BC Reacts to Manson’s Law
August 26th, 2019
As recently as December, the Government of British Columbia was selling access to the BC Building Code. They didn’t assume access to law; they sold it.
The Building Code is the legislation that governs construction in BC. Every builder in BC needs to know the contents of the Building Code. In this, the BC Government was making a mint on access sales, just like CSA’s sales of access to electrical law. But Manson’s Law was released in December 2018, and less than three months later all these BC sales were suddenly stopped. The BC Building Code is now freely accessible.
You see, Manson’s Law created quite a problem for provincial governments. By changing the ownership of law from public to private, and by granting all the powers of private ownership to the newfound owners of legislation, Manson’s Law also created massive liabilities for the provincial courts.
In the past, if a builder in BC violated the Building Code and some massive damage resulted, the Court would assess guilt based on the Building Code. There was no problem with this, because before Manson’s Law, laws were publicly owned and therefore universally accessible. Ignorance of the law was no excuse for violating it.
With Manson’s Law in force however, a BC builder, hypothetically guilty as all get-out, can now claim ignorance of the requirements of law because the Building Code was not freely accessible. Ignorance of the law has become an excuse.
It would be awfully awkward for the BC Government, should any such case make trial, because the impediment standing between the guilty builder and the Building Code was the wild pricing put in place by the Province itself. That is, the BC Government was making laws unenforceable by financially restricting access to them. Unenforceable laws are massive liabilities.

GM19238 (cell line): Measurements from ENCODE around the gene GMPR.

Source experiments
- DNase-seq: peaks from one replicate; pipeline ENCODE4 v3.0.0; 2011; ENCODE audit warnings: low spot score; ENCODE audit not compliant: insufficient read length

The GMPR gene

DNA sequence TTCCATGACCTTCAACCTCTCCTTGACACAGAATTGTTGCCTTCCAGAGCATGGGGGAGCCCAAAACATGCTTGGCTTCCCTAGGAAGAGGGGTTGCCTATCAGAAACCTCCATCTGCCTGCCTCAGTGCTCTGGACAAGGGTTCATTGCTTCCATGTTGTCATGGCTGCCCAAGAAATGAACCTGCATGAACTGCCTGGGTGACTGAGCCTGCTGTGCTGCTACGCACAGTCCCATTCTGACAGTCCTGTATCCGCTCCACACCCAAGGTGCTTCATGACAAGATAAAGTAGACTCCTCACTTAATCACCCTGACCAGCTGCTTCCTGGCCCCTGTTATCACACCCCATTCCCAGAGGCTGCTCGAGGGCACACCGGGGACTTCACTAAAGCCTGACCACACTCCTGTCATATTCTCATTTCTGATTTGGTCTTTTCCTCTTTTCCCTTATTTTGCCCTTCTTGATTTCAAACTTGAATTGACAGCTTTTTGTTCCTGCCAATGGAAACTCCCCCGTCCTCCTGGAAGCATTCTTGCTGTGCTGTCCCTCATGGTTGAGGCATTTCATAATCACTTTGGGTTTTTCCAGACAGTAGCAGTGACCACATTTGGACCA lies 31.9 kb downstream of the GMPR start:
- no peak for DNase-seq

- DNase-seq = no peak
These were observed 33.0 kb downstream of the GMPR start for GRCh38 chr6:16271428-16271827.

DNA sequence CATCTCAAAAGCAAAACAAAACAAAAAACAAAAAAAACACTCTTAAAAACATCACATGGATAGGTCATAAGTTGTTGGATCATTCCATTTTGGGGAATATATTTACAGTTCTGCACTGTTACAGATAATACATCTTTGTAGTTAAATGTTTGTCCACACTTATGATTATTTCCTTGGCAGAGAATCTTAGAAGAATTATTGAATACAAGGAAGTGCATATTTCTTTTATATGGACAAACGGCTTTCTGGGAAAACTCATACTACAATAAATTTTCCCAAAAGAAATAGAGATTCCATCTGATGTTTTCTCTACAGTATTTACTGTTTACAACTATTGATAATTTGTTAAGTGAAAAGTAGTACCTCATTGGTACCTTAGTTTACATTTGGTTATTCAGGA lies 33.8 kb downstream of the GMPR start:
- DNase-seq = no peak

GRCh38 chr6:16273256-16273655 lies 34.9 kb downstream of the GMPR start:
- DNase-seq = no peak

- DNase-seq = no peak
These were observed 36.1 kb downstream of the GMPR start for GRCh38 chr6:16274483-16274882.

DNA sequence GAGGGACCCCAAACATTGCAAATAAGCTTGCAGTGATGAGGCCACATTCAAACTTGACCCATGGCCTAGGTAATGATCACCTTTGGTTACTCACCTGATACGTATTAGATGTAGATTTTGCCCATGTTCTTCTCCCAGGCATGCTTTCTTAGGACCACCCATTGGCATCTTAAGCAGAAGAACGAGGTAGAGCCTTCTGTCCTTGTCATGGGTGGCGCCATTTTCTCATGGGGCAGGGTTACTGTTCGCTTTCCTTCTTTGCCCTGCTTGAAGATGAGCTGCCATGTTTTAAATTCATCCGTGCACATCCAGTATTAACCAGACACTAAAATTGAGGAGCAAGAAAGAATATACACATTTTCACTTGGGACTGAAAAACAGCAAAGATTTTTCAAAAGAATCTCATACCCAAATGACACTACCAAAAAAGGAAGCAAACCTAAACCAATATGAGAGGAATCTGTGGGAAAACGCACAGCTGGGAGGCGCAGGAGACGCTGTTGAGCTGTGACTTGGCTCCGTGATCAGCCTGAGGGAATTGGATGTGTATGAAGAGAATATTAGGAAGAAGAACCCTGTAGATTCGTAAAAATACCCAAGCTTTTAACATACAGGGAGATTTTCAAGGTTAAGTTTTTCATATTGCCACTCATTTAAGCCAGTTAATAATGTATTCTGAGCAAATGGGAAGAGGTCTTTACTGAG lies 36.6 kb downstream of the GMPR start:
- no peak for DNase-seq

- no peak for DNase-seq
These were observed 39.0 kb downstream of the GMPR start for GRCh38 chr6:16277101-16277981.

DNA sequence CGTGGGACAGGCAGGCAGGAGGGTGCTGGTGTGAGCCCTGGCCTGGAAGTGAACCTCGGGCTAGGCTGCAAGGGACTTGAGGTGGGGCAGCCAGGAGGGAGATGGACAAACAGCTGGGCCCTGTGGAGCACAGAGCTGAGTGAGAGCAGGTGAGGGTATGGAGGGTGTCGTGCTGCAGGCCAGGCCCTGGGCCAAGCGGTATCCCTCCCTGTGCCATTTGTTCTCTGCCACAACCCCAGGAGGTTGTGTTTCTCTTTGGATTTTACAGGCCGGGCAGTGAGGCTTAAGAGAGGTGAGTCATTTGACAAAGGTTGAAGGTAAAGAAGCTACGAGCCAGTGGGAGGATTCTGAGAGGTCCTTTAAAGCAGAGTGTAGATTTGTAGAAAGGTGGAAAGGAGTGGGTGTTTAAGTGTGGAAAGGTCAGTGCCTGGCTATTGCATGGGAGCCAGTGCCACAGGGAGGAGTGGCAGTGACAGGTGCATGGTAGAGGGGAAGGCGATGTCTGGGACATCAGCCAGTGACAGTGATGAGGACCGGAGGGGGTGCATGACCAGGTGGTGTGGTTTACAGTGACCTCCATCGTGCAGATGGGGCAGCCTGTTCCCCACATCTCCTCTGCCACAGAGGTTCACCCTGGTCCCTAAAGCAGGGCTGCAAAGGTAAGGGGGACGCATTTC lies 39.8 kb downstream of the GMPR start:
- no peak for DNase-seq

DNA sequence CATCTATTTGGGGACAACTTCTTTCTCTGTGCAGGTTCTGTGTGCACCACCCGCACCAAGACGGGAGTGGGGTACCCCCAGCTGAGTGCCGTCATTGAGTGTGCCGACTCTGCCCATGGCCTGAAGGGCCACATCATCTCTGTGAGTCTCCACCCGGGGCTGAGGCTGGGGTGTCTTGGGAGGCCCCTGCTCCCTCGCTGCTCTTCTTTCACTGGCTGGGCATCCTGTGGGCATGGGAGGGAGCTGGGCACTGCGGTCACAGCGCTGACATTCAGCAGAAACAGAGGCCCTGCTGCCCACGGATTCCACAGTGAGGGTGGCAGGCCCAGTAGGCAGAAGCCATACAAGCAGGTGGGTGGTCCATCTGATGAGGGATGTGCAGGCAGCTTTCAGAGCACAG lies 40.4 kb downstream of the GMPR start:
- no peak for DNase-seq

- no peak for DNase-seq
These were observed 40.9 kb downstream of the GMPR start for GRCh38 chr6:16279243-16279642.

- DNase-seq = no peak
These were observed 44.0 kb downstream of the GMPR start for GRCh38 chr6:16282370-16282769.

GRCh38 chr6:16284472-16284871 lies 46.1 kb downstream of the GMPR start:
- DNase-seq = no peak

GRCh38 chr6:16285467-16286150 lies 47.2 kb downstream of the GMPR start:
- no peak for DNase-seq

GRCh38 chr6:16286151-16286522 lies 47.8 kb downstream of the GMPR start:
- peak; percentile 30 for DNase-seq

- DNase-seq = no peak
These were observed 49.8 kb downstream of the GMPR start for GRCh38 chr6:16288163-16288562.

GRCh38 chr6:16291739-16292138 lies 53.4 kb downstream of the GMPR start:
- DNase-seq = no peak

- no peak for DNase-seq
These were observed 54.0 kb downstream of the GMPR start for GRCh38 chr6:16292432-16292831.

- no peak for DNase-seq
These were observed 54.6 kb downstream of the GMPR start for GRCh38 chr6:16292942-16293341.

All these liabilities hit with the release of Manson’s Law in December, 2018. To limit the damage, the Province moved to eliminate the access fees within weeks of the Ruling. That cost them, big.
Prior to Manson’s Law, the Province was charging $35 per day to read the Building Code. If you wanted to read plumbing regulations too, the fee was upped to $43 per day. On a daily basis, that’s pricey, so they offered discounts.
You could purchase the right to read these laws on a 5-year subscription for only $1,145. Of course, that’s the price for each “user” of legislation. If your company employed, say, ten people, then you qualified for the discounted rate of $9,180. Yup, nine-grand, to read the law. What a deeeal!
And indeed, it was quite a deal for the Province. As every builder needs to access the law, and as BC has a lot of builders, there was a massive mound of money to be made / taken in demanding payments in trade for the right to read the law.
Now that’s gone. All of these Codes are now accessible on the BC Government website for free. And they’re adding more regulations regularly. And the only ones they’ll not post are those they don’t directly own; such as those owned by CSA.
In future then, in court cases involving breaches of law, the Province will argue that all of their laws are posted for free, so a guilty builder can go hang. But the electrical laws of BC are owned by CSA and therefore have restricted availability, so a guilty electrician can go free. The Province is covering their proverbial backside and readying to blame the Federal Court for unenforceability of electrical law. You know, the; “It’s not our fault” defence.
As far as they’re concerned however, all this tumult is the fault of PS Knight Co. Never-mind that CSA attacked us, not vice versa. No. We should’ve known our place, not risked their inconvenience or their wealth. But for all the posturing, the hand-wringing, they do know on some level that it was CSA who opened this Pandora’s box and holds responsibility for all the resulting turbulence.
A couple of other interesting things are underway on this file, it’s just that we can’t report them until the fall. Rest assured however, that the whole question of private law is not closed, and the whole landscape of litigation may shortly, and dramatically, change. And we’ll report it here as soon as we can.